(CNN)The need for liver transplants because of heavy drinking soared during the pandemic, researchers reported Tuesday.
They found the number of people who got a liver transplant or were put on a waiting list due to alcoholic hepatitis was 50% higher than what was forecast based on pre-pandemic trends.
With alcoholic hepatitis, the liver stops processing alcohol and instead creates highly toxic chemicals that trigger inflammation. The inflammation can kill off healthy liver cells, creating irreversible damage to the liver that may force the patient to get a liver transplant to survive.
Alcoholic hepatitis is a condition that often develops after years of heavy drinking, but it can also develop after a short period of excess. Scientists still don't know why some people develop this condition and others don't.
For this study, University of Michigan researchers compared the actual number of new people put on the US organ transplant list from March 2020 to January 2021 with the projected numbers that were based on pre-pandemic data. They also looked at national monthly retail alcohol sales records between January 2016 and 2021.
The results published in JAMA Network Open showed a positive correlation between the increase in the number of people on the waiting list for a liver due to alcoholic hepatitis and the increase in retail sales of alcohol during the pandemic.
A survey published Monday by the Substance Abuse and Mental Health Services Administration found that American adults had claimed that they drank about the same amount of alcohol during the pandemic, at least in the fourth quarter of 2020. Sales figures may suggest otherwise. Researchers on this study noted alcohol sales increased sharply starting in March 2020 and stayed at about the same elevated level for the rest of the year.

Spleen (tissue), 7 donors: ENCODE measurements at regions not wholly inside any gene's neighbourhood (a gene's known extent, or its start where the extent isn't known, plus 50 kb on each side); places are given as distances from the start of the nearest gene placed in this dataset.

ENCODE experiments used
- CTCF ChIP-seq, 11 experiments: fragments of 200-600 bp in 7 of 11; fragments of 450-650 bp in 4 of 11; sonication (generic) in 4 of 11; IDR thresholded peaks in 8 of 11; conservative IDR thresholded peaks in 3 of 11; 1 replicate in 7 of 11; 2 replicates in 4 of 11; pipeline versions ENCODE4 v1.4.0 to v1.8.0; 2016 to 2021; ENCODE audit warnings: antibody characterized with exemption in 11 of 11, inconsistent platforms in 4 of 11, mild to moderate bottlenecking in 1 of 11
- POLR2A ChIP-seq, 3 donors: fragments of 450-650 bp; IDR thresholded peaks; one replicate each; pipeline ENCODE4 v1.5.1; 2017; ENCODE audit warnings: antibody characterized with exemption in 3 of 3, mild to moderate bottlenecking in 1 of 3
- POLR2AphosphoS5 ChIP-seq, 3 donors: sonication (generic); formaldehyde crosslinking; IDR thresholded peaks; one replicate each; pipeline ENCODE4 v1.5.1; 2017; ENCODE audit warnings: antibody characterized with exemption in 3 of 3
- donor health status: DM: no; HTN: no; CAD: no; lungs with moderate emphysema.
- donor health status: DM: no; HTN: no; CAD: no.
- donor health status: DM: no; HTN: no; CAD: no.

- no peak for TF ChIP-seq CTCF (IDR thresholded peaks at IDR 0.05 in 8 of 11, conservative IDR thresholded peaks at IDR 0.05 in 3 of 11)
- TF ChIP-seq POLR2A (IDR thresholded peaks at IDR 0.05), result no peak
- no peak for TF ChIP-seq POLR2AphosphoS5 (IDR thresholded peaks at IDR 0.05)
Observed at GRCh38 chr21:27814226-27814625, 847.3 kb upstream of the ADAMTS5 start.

From March 2016 to January 2021, researchers saw 51,488 more people were put on a waiting list for a liver and 32,320 liver transplants were performed due to alcoholic hepatitis. The number of people who needed a liver transplant for any other reason outside of alcoholic hepatitis remained about the same.
"While we cannot confirm causality, this disproportionate increase in association with increasing alcohol sales may indicate a relationship with known increases in alcohol misuse during COVID-19," the researchers wrote. "This study provides evidence for an alarming increase in (alcoholic hepatitis) associated with increasing alcohol misuse during COVID-19 and highlights the need for public health interventions around excessive alcohol consumption."